“How am I to raise my children in a scary world?”
It’s a question parents ask themselves every time something else happens in the world around us that leaves us reeling, hurting or wondering how we can teach our kids to be lights of kindness in a world that often feels increasingly dark. But it’s overwhelming and we often are left feeling that there’s no way we can do this alone.
The Prairie School is joining us today because they believe a complete education means more than just academia and their staff are devoted to cultivating the character of their students as well.
On the door of the second-grade classroom, there is a message describing a bucket-filling space. Words like helping, caring, and inviting articulate the concept of how rewarding and gratifying it is to fill someone’s bucket by expressing kindness and appreciation through positive behavior.
In Middle School, The Prairie School’s faculty follows Restorative Practices with their students. They focus on learning rather than reprimanding, a practice that proves pivotal in building a community that models and teaches the importance of respect.
Across all three divisions at Prairie – Primary, Middle and Upper – older students are paired with younger “buddies” to allow for mentorship and character building. In an upcoming Buddy Activity, students will work together to create kindness rocks. Each pair of buddies will read Just One You by Judith Kranz, a book that celebrates the beauty of individuality. After reading and discussing, buddies will paint, decorate, and install the rocks around campus as vibrant art visible in the many indoor courtyard areas around the school.
Coming Together for Kindness
The true power of any purpose lies in a community’s ability to unite for a common cause. At Prairie, the ultimate goal is to create an environment filled with adults and students alike who lead by example, implementing strategies to foster positive, empathetic relationships.
Dr. Mike Boticki, Prairie’s school psychologist, has spent over twenty years in the mental health field. Working with a wide range of students and families, he’s found that a supportive, collaborative environment is necessary to develop these types of relationships, and starts with the youngest learners in Primary School. “Building empathy in early grade levels leads to behavior that is positive, helpful, and intended to promote social acceptance and friendship.”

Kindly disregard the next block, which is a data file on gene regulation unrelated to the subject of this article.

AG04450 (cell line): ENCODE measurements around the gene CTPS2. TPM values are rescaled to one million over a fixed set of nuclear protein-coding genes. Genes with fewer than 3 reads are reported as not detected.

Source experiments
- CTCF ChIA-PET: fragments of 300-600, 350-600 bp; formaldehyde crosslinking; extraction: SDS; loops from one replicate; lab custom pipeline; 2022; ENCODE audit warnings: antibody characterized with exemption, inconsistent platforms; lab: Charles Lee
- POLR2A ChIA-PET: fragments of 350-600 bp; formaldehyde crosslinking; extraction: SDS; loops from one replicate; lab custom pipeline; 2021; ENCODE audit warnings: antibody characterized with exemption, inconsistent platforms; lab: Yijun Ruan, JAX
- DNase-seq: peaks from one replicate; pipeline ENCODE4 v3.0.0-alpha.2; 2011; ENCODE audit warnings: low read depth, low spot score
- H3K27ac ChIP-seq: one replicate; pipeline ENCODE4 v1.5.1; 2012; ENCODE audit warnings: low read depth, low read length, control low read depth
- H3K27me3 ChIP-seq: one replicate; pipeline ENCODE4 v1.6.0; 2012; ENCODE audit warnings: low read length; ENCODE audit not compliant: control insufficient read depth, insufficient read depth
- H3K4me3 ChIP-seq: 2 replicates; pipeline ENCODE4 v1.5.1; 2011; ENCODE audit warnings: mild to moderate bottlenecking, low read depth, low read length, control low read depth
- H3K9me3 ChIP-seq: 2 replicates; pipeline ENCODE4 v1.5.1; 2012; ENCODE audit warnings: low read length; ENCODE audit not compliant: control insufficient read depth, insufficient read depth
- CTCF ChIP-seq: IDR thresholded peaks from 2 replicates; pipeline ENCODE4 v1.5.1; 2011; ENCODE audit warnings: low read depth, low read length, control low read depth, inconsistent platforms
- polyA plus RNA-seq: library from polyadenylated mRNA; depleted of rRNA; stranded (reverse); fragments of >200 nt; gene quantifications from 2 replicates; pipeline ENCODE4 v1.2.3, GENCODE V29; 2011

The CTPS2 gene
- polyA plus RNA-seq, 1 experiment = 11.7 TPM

In addition to having the tools needed to develop empathy at school, it is important that those lessons are furthered and applied at home. Dr. Gwen Dewar is a biological anthropologist and creator of Parenting Science, a website that has been praised by researchers for its use of evidence-based information. In her article, “Teaching Empathy: Evidence-Based Tips for Fostering Empathy in Children,” Dr. Dewar explains that empathy isn’t a fixed trait or a talent some are born with and others lack. Rather, this critical component of human interaction can be taught, learned, and honed over time.
Dr. Boticki agrees.
There’s evidence suggesting that early development of empathy can become stable over time,” he says. “As a primary goal of The Prairie School is to grow future leaders, I find an emphasis on empathy as critical to the process.”
Artists surrounded by inspiration, create. Scientists immersed in data and experiments, solve. Similarly, children surrounded by kindness, learn to love. The language of compassion is lifelong, universal, and through effort and thoughtful integration, students at The Prairie School are receiving an ongoing course in the importance of treating one another with respect.
To learn more about The Prairie School’s lessons in empathy, attend the All-School Open House (Pre-K – 12th Grade) on Sunday, October 29th, from 11AM – 2PM. Register online or by contacting the Admission Office at (262)752-2525 or [email protected].